Therapy Depends on etiology and type of nerve injury
Prognosis Depends on etiology and type of nerve injury
References Roger LR, Borkowski GP, Albers JW, et al (1993) Obturator mononeuropathy caused by pelvic cancer: six cases. Neurology 43: 1489-1492
Sorenson EJ, Chen JJ, Daube JR (2002) Obturator neuropathy: causes and outcome. Muscle Nerve 25: 605-607
Staal A, van Gijn J, Spaans F (1999) The obturator nerve. In: Staal A, van Gijn J, Spaans F (eds) Mononeuropathies; examination, diagnosis and treatment. Saunders, London, pp 109-111
Fig. 40. Femoral nerve lesion after vascular surgery
Anatomy The femoral nerve is derived from the lumbar plexus (originating from the ventral roots of L2-L4). Proximal (intrapelvic) branches go to the psoas major and iliacus muscles, passing through the inguinal ligament. Motor branches go to the pectineus, sartorius and quadriceps muscles. Sensory branches to the medial aspect of the thigh, anterior medial knee, and lower leg (saphenous nerve) (see Fig. 39).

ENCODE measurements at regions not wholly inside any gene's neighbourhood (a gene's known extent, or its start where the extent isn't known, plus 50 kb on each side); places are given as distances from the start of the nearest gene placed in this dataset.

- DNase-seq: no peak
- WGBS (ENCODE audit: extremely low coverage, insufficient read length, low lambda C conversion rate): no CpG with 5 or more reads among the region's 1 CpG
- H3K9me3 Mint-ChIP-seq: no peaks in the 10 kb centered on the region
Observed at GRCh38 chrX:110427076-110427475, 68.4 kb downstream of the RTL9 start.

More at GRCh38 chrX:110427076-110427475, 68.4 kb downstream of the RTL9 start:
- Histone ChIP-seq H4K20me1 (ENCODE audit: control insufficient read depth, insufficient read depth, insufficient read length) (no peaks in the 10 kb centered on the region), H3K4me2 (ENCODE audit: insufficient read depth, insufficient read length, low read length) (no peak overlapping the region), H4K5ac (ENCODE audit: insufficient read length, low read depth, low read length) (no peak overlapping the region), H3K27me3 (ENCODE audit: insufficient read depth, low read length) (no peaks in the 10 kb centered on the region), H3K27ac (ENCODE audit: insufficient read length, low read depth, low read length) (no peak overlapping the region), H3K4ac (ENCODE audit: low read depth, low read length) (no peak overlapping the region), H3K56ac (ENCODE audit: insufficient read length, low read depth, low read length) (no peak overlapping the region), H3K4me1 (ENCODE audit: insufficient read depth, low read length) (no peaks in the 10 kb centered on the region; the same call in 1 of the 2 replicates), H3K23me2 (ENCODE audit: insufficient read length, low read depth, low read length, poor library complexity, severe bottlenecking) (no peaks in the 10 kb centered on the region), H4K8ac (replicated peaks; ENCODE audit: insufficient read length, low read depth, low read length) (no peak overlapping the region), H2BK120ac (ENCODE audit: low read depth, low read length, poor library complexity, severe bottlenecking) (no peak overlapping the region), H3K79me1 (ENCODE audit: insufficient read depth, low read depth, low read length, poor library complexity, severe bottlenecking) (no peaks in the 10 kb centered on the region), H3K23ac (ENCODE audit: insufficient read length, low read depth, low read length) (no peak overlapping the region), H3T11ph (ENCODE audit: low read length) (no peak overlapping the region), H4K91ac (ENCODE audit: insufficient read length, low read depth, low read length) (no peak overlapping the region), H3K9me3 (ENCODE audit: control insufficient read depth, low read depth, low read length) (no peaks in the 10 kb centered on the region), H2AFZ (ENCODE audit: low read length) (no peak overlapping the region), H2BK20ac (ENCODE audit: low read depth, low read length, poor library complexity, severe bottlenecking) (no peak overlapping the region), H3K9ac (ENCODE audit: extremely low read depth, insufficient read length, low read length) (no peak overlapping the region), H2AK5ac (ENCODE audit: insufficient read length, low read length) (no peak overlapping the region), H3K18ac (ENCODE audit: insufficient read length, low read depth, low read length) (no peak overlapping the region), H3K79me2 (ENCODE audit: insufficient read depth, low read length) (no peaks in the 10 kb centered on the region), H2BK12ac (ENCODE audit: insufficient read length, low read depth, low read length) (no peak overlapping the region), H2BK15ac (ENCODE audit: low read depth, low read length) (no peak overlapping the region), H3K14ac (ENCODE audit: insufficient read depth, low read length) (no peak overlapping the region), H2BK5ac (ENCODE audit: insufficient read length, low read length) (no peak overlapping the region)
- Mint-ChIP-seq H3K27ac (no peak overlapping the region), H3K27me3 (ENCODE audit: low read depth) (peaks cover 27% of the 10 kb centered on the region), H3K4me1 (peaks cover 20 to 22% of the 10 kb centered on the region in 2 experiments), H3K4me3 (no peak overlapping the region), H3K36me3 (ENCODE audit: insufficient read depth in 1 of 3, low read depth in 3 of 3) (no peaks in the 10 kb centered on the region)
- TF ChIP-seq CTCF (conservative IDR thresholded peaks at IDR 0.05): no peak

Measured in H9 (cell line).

Symptoms Sensory loss on the ventral thigh, perhaps with saphenal involvement (over the tibial bone).
Buckling of the knee (on uneven surfaces) and falls (leg "collapses"). Sensory symptoms may be mild or absent.
Clinical syndrome Atrophy and weakness of quadriceps muscles. Weakness of the psoas and quadriceps muscles only occurs with proximal lesions. Decreased or absent knee jerk. Sensory loss over anterior aspect of thigh and medial side of lower leg.
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